If you’ve ever heard of caviar, you might know that it can come in many colors.

The term caviar has become a general term for all salted fish eggs. This is true and you can look at the situation from that angle. However, strictly speaking, caviar is salted fish eggs derived from the sturgeon.

Having that in mind one can say that true caviar is derived from the sturgeon only, and that’s what black caviar is all about. You see, it doesn’t reflect the real color of the roe (fish eggs) but rather its origin point. Sturgeon caviar comes mostly in blackish colors, but can also be in gray, and then yellowish gray (if you can imagine that), all the way to golden.

If you were wondering which caviar is black, and by that you mean the color black, then the answer may vary. On the other hand, if you want to know which caviar is labeled as black, but in fact it can also be, let’s say golden, then the answer is simple – only the caviar derived from the sturgeon.

Let’s explore the sturgeon for a second. 


There are 26 known species of the Acipenseridae family, more commonly known as the Sturgeon family. Each type of fish produces roe that is different. Different taste, color, texture, firmness and quality.

Those 26 species can be found all around the world, but they are most known for their place in Eurasia – the Caspian and Black Sea basin. They are anadromous fish, meaning they live in the sea where they reach maturity and then migrate up the rivers to spawn.

The wild fish native to the region of the Caspian Sea made Russia and Iran famous for their black caviar. It was a delicacy among tsars, sheiks, and emperors. It got spread all around the world in the 19thand 20thcentury.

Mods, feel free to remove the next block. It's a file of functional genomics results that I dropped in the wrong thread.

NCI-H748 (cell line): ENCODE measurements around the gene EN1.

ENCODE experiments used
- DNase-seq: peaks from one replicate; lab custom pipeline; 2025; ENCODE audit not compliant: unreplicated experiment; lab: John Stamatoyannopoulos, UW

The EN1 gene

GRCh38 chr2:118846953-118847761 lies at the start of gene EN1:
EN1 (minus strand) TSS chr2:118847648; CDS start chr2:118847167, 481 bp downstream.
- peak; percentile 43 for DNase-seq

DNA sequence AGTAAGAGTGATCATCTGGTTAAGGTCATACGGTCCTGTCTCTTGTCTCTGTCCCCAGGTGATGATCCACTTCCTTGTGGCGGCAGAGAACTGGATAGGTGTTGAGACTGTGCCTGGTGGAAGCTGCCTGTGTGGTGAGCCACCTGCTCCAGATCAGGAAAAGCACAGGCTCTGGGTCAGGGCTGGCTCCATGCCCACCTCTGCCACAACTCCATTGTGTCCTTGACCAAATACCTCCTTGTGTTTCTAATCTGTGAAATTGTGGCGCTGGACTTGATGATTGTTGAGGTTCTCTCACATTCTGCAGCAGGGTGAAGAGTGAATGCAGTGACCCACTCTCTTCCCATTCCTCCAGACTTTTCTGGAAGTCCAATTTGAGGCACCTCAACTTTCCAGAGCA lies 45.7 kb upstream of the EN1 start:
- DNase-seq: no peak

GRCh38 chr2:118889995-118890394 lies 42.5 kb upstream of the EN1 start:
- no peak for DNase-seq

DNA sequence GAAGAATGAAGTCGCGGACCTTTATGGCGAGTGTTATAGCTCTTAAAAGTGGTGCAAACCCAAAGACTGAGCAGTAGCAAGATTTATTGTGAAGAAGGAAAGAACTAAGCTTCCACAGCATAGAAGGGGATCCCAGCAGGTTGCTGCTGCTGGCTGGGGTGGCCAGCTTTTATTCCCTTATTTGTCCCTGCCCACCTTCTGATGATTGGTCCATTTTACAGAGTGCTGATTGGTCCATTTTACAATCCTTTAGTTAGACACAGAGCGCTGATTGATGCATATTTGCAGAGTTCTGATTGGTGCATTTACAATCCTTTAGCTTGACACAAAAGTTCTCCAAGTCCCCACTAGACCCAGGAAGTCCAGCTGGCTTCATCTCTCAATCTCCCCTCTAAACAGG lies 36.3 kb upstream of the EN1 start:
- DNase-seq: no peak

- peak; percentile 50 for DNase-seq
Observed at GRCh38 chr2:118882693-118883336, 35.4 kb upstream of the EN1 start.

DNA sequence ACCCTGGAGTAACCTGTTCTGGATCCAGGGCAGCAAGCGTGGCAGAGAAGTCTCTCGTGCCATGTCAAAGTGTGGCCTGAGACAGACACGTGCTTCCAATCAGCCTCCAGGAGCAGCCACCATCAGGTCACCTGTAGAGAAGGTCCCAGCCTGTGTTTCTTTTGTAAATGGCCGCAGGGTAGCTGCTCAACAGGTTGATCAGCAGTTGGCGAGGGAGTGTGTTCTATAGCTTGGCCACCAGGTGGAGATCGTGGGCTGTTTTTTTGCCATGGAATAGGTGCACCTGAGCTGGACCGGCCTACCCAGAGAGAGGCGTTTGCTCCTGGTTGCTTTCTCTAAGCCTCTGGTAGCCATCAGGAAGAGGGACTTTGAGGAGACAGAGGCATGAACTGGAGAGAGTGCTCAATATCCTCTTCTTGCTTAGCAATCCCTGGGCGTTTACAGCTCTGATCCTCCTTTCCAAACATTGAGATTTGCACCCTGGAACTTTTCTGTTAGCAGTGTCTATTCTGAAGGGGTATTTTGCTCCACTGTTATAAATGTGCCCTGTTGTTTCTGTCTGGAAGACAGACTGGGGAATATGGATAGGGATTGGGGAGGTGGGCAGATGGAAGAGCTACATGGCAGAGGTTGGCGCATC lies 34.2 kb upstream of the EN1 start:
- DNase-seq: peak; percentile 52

On the other side of the globe in America wild sturgeon was also abundant. At one point it was served in bars as a free snack so that the salt can play its card and prone the customers to drink more. Henry Schacht established the caviar business in the US in 1873.

The situation got worse and worse because overfishing eventually depleted the reserves of wild sturgeon and that is the sole reasons we see high prices for caviar today.

The situation was far more alarming for Caspian caviar; it was so famous and highly sought, that it pushed wild Caspian sturgeon on the verge of extinction. This is the reason we see an upward trend in aqua farming facilities all around the world, where sturgeon and its hybrids are raised for high-quality caviar. 

Excuse me for the long introduction to the brief history of the sturgeon. Here are some most famous species and their characteristics – with color in the first place.   


Let’s forget for a moment that we are talking about the world’s most expensive caviar.

Let us also remember that fewer than 100 specimens of this elegant fish are caught every year.

Beluga is the biggest of all Sturgeons, it’s also the one of the rarest, putting a “modest” price on its caviar.

The roe is the biggest among all sorts of caviar, it is 3mm to 4mm in diameter. Simply, the eggs are pea-sized. There are three ranges of color in which the caviar is graded:

“000” – the lightest, almost silver-like color

“00” – darker tones, aiming towards darker grey

“0” – black as the night


Just a quick detour.

By grading I mean classification. For example, a system mostly used in Russia defines the most prestigious caviar as golden. Golden tsar caviar is obtained from sturgeons more than 60 years old.

The classification in Europe is a little bit different and uses the maturity of the sturgeon. There is the "king black" that is no less than 20 years old, the middle class belongs to the fish aged 40 years and more, and in the end we have over 85 years old "Imperial" caviar with golden shades.

The rarest and most sought out by the aristocracy is the "Golden Caviar". It belongs to the albino beluga, extremely rare species, almost legendary.